The Infrared Line: Examining Boston's Militarized Protest Response

Photos and Text by David Degner

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Photos and Text by David Degner

These photos were taken during the recent Black Lives Matter protests in Boston with a camera modified to detect infrared light. My use of this technique serves two purposes:

First, it highlights the presence of military apparatus in a civilian environment.  Infrared film was originally pioneered to identify enemy positions in wartime (while vegetation appears pink, camouflage does not).  In response, modern military paint and uniforms mimic vegetation in its spectral signature in order to elude infrared detection in the jungle.  My technique of using infrared in an American downtown—where vegetation is scant--serves to again detect the military’s presence, marking it as foreign.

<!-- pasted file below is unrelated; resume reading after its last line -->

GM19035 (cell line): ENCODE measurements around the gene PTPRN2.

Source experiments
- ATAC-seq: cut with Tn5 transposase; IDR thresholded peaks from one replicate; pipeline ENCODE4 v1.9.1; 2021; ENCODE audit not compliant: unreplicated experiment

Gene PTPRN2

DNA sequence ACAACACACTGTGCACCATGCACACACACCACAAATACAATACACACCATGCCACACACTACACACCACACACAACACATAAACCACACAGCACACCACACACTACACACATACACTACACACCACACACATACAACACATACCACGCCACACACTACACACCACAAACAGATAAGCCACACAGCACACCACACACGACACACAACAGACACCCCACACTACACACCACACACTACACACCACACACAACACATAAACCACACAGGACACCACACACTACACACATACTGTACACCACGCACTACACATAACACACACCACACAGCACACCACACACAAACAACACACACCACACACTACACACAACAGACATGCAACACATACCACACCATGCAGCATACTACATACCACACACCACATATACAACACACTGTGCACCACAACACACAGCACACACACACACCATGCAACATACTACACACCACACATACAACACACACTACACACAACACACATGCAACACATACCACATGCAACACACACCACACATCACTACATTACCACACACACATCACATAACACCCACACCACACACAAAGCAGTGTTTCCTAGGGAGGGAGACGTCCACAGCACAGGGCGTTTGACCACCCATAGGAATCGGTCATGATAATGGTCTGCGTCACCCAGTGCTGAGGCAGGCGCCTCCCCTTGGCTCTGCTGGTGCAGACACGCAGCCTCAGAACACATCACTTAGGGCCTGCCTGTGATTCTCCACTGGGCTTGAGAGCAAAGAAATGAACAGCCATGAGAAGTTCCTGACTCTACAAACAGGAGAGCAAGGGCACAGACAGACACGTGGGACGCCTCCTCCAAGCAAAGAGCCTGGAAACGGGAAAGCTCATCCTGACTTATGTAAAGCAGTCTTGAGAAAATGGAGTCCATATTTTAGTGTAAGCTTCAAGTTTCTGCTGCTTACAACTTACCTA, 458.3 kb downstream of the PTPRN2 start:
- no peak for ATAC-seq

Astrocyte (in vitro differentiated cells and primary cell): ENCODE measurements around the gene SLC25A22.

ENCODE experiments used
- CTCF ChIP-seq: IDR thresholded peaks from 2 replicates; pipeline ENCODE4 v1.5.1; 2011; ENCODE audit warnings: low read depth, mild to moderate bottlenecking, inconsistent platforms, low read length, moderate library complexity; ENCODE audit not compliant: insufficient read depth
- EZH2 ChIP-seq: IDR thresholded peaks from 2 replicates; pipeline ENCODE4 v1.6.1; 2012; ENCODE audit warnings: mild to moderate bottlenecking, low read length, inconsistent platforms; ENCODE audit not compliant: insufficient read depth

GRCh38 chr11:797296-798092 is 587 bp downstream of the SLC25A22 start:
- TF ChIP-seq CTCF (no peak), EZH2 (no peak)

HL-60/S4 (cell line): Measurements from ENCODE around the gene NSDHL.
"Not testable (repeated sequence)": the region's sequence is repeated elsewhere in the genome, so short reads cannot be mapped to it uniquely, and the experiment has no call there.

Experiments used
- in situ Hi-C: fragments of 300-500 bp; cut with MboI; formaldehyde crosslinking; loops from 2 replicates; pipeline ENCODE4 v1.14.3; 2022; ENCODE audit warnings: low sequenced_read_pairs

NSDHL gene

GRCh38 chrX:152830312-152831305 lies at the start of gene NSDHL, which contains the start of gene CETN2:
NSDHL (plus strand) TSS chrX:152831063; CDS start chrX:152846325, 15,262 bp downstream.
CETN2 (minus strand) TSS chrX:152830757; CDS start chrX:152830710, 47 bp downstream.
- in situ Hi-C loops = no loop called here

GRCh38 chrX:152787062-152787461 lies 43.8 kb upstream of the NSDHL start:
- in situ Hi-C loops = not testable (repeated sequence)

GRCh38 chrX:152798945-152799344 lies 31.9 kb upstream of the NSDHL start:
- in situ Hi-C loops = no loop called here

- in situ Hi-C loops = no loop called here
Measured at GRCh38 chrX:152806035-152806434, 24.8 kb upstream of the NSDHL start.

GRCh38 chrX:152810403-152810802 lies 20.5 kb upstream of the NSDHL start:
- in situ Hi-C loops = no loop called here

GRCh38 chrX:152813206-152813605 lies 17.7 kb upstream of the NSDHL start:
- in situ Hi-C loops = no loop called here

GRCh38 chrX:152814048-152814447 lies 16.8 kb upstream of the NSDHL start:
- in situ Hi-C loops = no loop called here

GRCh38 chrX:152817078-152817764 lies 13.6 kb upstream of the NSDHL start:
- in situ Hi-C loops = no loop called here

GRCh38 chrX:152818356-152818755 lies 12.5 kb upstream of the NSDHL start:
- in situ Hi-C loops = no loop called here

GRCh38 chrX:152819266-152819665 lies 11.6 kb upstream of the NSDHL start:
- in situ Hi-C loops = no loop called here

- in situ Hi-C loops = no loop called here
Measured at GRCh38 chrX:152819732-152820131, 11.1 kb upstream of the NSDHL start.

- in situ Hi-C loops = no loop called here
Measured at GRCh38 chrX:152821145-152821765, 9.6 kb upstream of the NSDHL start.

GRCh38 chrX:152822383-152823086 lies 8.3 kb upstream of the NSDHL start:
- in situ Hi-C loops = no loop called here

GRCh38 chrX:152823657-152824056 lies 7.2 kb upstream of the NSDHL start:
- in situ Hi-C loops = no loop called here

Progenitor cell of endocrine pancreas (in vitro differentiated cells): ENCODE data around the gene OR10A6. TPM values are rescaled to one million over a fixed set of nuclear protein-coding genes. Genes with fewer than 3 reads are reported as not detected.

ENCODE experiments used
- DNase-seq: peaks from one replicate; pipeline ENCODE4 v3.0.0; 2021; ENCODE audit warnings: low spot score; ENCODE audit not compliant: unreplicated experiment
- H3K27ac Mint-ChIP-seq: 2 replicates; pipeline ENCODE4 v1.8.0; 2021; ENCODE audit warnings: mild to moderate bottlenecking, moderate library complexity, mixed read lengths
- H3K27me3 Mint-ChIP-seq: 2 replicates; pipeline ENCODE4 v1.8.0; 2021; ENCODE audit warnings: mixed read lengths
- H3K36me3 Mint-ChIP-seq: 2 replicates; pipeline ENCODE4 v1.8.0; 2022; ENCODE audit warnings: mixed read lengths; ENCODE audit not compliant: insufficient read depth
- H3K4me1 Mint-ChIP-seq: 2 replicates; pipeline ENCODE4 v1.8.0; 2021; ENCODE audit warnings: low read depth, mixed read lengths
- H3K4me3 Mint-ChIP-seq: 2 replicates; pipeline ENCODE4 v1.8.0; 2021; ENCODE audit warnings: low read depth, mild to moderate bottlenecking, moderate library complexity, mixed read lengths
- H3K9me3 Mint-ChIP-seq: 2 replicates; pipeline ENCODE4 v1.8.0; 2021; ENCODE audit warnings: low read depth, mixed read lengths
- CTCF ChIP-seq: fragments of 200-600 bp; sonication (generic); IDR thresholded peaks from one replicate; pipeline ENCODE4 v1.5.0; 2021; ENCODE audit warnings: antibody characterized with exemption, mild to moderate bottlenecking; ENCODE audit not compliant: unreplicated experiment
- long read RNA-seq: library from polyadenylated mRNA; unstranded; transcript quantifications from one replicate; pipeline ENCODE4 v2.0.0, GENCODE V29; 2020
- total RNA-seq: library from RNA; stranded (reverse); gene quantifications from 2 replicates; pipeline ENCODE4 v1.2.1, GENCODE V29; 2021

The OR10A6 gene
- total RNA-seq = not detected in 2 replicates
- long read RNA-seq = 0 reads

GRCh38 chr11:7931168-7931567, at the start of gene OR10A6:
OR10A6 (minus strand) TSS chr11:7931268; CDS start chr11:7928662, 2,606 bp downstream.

Second, the unnatural pink tone and ambiguous gazes of the police and service members that I capture destabilize their presence, challenging viewers on both sides of a hardening cultural divide to see these people from a perspective different than they otherwise would.

This work is clearly reminiscent of Richard Mosse’s “Infra” series, which uses infrared imagery to exoticize and bring attention to the DRC’s civil war.  In training the infrared camera on familiar subjects against a familiar backdrop, my approach exoticizes our own society to re-examine the security forces that we see every day.

My interest in this subject stems from a decade of reporting in the Middle East and North Africa, where I repeatedly documented the use of security forces against civilian protest.

See all images from this series on the Getty Images website.